Last update: November 11th, 2019 at 11:00 am
Super Typhoon Durian crossed the Philippines on November 30, 2006. According to BBC News Service, the typhoon was quite powerful, with sustained winds as high as 230 kilometers per hour (140 miles per hour). The storm’s name comes from a pungent fruit native to Southeast Asia. In the Philippines, however, the typhoon was called Reming. The twelfth typhoon of the season, Durian followed a track through the Philippines very similar to typhoons Xangsane, Cimaron, and Chebi earlier in the year. Durian caused substantial damage and triggered landslides and flooding. According to the Red Cross, as of December 3, 2006, some 406 people in the Philippines had died from various causes directly linked to the typhoon, with some 398 people missing.
This photo-like image was acquired by the Moderate Resolution Imaging Spectroradiometer (MODIS) on the Aqua satellite on December 3, 2006, at 1:30 p.m. local time (5:30 UTC). By this time, Typhoon Durian had passed through the island chain of the Philippines and crossed most of the South China Sea. The storm system was a well-defined, spiraling ball of clouds with an open eye at its center. Sustained winds were around 165 km/hr (105 mph), according to the University of Hawaii’s Tropical Storm Information Center.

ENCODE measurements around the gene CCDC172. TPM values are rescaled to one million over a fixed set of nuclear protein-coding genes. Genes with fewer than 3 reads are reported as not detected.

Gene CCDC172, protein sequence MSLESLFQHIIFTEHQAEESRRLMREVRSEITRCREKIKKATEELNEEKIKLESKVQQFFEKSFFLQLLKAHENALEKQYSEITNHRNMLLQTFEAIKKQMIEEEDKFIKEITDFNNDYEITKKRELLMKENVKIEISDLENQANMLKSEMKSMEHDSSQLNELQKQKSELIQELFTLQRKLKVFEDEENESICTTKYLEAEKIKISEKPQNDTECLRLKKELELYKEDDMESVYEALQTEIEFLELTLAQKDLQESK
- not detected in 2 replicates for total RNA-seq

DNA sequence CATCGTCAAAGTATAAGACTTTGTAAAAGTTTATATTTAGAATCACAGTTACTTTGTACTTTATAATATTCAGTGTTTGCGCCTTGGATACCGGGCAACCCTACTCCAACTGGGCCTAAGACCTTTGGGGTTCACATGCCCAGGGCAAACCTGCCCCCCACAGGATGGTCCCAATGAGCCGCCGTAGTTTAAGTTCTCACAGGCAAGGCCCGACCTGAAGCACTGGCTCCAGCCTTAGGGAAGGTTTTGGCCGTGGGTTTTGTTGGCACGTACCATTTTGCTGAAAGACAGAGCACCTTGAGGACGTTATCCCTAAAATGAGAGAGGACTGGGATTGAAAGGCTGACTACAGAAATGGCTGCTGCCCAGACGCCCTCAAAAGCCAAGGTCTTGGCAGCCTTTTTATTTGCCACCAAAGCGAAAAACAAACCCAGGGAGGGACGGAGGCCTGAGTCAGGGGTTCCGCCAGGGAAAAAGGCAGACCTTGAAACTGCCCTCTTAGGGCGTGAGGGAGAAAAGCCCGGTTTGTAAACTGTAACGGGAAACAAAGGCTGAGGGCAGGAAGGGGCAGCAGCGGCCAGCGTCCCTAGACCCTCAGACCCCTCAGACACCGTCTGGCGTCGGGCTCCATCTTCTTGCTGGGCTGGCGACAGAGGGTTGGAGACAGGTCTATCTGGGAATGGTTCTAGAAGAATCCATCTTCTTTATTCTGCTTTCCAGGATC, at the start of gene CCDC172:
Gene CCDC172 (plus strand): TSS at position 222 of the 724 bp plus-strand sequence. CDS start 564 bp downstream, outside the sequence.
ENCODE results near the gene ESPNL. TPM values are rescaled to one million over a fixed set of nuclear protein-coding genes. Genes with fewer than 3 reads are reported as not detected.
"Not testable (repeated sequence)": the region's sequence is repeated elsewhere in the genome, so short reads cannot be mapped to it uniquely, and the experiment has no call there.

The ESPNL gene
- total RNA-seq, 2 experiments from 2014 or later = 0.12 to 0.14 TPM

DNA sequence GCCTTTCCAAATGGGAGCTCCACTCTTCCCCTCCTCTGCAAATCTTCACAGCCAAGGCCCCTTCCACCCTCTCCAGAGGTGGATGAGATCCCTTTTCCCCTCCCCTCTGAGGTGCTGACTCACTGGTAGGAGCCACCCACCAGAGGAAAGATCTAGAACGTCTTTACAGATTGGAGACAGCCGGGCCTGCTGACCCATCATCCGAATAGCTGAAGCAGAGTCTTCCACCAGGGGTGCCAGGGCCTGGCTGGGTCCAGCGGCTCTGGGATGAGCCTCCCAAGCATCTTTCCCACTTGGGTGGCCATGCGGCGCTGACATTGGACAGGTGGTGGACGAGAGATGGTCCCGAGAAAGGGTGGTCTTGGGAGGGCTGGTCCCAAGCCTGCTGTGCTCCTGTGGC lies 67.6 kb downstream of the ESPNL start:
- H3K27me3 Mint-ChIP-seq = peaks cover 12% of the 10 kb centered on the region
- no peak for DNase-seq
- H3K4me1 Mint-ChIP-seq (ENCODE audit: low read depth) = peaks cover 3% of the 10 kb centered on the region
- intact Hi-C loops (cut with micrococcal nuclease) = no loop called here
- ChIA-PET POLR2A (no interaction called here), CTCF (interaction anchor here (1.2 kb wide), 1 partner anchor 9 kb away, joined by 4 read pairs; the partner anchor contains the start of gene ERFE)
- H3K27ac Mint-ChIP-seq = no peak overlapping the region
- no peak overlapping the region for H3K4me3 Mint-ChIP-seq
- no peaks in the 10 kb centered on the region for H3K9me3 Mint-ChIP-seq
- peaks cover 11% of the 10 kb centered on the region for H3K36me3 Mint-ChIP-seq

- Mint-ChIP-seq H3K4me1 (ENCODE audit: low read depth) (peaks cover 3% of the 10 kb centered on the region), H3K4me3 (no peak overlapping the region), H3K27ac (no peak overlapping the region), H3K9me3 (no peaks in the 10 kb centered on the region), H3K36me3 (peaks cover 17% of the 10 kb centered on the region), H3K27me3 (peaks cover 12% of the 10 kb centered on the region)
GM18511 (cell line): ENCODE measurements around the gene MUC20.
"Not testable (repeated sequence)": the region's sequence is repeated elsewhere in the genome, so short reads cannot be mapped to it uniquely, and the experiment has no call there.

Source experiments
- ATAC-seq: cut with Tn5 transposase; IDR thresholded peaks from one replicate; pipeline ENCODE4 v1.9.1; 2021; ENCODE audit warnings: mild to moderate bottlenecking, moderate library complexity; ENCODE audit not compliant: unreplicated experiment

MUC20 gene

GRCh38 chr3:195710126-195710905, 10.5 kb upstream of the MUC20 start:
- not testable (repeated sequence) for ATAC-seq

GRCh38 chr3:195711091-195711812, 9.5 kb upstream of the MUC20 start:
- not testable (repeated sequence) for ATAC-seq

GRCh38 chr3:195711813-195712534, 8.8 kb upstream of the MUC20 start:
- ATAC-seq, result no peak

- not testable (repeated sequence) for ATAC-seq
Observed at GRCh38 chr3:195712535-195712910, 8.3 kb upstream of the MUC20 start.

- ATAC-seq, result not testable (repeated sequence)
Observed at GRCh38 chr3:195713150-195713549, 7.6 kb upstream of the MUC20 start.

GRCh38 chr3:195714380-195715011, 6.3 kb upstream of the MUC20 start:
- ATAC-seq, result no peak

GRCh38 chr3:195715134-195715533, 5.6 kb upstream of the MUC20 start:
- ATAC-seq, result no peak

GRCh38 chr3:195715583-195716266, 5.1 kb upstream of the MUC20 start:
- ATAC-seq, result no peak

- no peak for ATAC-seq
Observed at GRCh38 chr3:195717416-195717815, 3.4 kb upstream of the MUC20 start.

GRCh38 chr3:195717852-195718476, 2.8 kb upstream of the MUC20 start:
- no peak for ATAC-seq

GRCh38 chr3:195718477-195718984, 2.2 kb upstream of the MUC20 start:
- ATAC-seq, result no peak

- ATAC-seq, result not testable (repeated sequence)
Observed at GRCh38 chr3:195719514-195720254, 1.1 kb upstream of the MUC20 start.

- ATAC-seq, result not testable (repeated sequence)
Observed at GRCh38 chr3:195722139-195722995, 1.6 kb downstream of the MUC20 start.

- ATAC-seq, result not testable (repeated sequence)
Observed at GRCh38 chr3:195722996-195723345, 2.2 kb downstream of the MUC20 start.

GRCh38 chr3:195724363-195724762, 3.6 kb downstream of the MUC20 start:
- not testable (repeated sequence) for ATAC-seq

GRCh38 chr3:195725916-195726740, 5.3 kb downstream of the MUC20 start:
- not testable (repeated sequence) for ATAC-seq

Residents of southern Vietnam were bracing for the coming storm, which was expected to bring significant wind damage and flooding from heavy rains even though the typhoon had lost considerable power from its traverse through the Philippines.
Credit: NASA image by Jesse Allen, Earth Observatory, using data provided courtesy of the MODIS Rapid Response Team, Goddard Space Flight Center.